Dingley Marshall

Is the Covid-19 vaccination compulsory for employees?

5th February 2021|Articles, Health & Safety Law, Litigation|

According to recent reports in respect of South Africa’s planned national roll-out of the coronavirus (“COVID-19”) vaccine, it was widely anticipated that the country was due to receive its first batch of vaccines during January 2021, with a further, second batch to follow during February 2021. There are several reasons why individuals, specifically employees venturing


Let’s discuss the interception of data!

9th December 2020|ICT Law|

Public Wi-Fi is convenient, and it allows us to save on data costs and work on the go, as these networks are usually in public places such as airports, coffee shops and shopping malls. But, no matter the convenience, we recommend caution if you connect to public networks as firstly, you do not have any


Deceased Estates, the necessity of having a valid will and of course the age old dilemma – “to wed or not to wed…. that is the question”

9th November 2020|Matrimonial, Trusts Law|

With a lack of knowledge of South African law, one could be left with the popular misconception that common law marriages exist and become applicable when living with your partner in a permanent relationship. In the past, if you merely lived as husband and wife, but did not actually get married, you were not protected


The Importance of a Social Media Policy

13th October 2020|ICT Law, ICT Law, Social Media law|

Social media has become an indispensable part of communicating and doing business in modern life. The reality is that most employees are likely to use at least one social media platform and have a social media personality that extends outside the parameters of their workplace. Employers are encouraged to have a social media policy in


COVID -19 Update – Alert Level 1 and the Easing of Restrictions.

12th October 2020|Health & Safety Law, Regulatory Law|

On 16 September 2020, President Cyril Ramaphosa announced the easing of the risk-adjusted strategy of the national lockdown to Alert Level 1, which commenced at midnight on 20 September 2020. Dr Nkosazana Dlamini Zuma, as Minister of Cooperative Governance and Traditional Affairs, published the gazetted Alert Level 1 Regulations on 18 September 2020 (“the Regulations”)


Can CCMA arbitral awards be reviewed and if so, how?

25th June 2020|Labour Law, Litigation|

The Labour Relations Act 66 of 1995 (“LRA”) does not make provision for an award made by the Commission for Conciliation, Mediation and Arbitration (“CCMA”) to be appealed by an unsuccessful party. The reason being that an arbitration award issued by the Commissioner presiding over the arbitration is considered to be final and binding. However,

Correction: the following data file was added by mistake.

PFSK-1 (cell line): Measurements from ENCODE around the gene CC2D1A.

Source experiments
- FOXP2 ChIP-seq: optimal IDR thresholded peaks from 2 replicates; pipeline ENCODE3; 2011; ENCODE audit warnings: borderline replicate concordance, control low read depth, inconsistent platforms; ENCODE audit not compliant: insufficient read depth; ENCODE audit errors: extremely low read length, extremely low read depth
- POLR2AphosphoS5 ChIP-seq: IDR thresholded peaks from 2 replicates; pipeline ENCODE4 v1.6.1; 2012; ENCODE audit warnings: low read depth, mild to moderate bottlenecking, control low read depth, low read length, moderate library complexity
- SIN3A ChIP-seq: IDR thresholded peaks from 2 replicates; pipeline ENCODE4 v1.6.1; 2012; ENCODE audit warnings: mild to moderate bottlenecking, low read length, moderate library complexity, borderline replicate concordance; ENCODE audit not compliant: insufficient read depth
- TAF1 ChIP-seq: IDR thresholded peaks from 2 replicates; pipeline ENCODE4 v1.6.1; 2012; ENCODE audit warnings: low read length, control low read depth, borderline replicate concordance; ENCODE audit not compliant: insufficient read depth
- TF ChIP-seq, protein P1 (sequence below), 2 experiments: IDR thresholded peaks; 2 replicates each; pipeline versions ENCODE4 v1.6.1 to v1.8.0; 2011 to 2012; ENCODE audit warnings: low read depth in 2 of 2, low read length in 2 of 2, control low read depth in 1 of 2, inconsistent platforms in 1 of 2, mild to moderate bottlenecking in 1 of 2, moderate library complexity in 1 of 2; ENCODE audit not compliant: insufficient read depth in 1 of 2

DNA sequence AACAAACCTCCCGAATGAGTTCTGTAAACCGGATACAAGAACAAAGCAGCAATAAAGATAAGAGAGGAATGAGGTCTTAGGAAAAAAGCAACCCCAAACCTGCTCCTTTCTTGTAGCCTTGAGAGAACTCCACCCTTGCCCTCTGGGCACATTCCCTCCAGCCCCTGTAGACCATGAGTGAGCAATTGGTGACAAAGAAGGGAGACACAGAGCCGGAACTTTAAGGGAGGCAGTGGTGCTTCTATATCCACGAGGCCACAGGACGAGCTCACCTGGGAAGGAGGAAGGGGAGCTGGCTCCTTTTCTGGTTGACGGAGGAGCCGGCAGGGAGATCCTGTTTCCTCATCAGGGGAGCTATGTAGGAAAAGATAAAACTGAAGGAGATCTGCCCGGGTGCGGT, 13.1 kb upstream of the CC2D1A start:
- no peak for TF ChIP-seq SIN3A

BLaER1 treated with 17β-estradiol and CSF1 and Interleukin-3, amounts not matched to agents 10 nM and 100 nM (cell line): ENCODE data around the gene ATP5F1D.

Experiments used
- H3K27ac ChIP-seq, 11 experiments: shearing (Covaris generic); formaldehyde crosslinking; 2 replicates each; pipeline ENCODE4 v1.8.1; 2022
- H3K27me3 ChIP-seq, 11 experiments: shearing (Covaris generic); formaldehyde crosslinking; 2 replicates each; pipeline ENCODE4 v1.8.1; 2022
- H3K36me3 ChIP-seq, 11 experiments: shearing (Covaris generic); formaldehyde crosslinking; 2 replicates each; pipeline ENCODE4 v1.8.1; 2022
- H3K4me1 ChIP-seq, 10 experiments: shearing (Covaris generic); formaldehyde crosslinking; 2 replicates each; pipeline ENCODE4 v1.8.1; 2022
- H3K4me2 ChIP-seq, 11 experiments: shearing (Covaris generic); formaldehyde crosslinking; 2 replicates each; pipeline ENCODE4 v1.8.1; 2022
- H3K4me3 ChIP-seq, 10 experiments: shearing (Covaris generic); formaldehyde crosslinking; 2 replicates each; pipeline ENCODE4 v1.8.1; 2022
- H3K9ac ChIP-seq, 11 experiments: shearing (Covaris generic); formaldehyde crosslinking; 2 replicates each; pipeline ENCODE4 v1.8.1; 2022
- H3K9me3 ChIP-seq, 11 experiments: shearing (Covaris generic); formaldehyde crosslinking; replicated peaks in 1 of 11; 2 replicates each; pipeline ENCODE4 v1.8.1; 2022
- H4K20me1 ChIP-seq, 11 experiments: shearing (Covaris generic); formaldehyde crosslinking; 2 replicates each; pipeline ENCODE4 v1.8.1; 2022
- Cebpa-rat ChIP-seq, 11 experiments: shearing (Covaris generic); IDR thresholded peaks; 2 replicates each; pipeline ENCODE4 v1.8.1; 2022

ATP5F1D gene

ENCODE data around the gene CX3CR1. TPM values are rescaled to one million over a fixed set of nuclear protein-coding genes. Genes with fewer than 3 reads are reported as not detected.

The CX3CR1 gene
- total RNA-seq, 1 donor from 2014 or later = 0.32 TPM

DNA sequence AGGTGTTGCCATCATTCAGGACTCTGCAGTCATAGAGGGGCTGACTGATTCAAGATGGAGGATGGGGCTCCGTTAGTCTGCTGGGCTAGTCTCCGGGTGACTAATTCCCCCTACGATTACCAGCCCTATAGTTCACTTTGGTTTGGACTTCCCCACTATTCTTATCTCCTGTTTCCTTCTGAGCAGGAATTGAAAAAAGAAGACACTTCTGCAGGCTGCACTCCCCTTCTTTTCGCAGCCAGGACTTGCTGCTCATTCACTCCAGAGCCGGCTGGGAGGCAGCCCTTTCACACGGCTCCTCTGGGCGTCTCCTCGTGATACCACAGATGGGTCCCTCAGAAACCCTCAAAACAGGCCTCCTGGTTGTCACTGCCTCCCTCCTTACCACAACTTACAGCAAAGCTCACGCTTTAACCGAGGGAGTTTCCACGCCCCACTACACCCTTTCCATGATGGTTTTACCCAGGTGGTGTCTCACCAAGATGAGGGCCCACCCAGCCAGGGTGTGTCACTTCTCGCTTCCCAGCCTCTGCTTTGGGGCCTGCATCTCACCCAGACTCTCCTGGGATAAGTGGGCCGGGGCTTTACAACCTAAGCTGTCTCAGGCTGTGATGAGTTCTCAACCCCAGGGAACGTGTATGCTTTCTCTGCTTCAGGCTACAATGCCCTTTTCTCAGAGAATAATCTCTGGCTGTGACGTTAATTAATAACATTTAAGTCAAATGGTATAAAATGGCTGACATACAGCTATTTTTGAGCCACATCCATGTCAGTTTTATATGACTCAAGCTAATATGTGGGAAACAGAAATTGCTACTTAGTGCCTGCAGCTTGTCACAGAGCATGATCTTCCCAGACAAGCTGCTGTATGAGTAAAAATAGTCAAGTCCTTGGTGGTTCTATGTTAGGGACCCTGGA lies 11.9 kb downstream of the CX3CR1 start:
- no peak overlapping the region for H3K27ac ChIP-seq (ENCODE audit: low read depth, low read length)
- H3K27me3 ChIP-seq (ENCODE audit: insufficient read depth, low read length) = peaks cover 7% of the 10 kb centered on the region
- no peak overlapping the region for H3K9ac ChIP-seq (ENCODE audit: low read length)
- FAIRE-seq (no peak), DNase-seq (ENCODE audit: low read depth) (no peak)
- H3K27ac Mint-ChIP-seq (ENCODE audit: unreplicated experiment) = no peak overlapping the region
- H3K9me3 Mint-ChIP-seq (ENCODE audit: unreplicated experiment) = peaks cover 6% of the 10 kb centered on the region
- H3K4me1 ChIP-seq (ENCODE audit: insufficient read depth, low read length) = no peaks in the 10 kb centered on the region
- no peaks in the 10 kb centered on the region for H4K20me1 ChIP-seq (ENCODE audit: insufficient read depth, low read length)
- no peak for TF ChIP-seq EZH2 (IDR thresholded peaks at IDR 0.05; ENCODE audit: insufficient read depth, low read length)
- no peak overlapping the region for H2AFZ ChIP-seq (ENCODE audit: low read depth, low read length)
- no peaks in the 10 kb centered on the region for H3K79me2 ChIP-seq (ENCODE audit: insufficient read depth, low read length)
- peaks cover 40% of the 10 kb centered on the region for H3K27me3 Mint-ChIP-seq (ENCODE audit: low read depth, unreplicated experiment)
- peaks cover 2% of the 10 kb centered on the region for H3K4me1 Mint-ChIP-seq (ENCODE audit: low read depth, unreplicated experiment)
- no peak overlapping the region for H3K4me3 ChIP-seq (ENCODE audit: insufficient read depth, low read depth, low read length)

Suspensive conditions vs resolutive conditions – when to use them?

4th January 2018|Commercial Law|

Before inserting a particular condition into a contract, one must be aware of the differences between a resolutive and a suspensive condition as more than often, the difference between the two is unknown to the parties themselves resulting in unexpected consequences when the contractual relationship falls apart. Suspensive Condition: A suspensive condition suspends the rights


The New Without Predjudice Exception – KLD Residential CC v Empire Earth Investments

13th September 2017|Articles, Litigation|

The South African Supreme Court of Appeal (the “SCA”) has created a new exception to the without prejudice rule. In KLD Residential v Empire Earth Investments (1135/2016) [2017] ZASCA 98, the court held that admissions of liability, made during without prejudice negotiations, are now admissible for the purposes of interrupting  the prescription period in terms


“Divorcing” your boss

25th July 2016|Labour Law, Litigation|

More and more these days we are faced with the situation where an employer and an employee are involved in a dispute, but wish to end the relationship amicably, with no legal action. The question is whether a mutual agreement to terminate the employment relationship is valid and binding on the parties. The Labour Court


Suretyships and Business Rescue

26th April 2016|Articles, Commercial Law|

When considering whether to place your company under business rescue, the question often arises as to whether parties who have bound themselves as sureties in respect of the company’s debt, are safe from action by the creditors. Our courts recently dealt with this in Tuning Fork (Pty) Ltd t/a Balanced Audio v Greef and another


Exchange Control

31st July 2015|Articles, Commercial Law|

Controls on capital transactions, what South Africans refer to as exchange control, can take many forms. South Africa is one of a decreasing number of countries where the flow of currency or capital is regulated by national government. The South African Reserve Bank (SARB) regulates the transfer of large sums of currency in terms of


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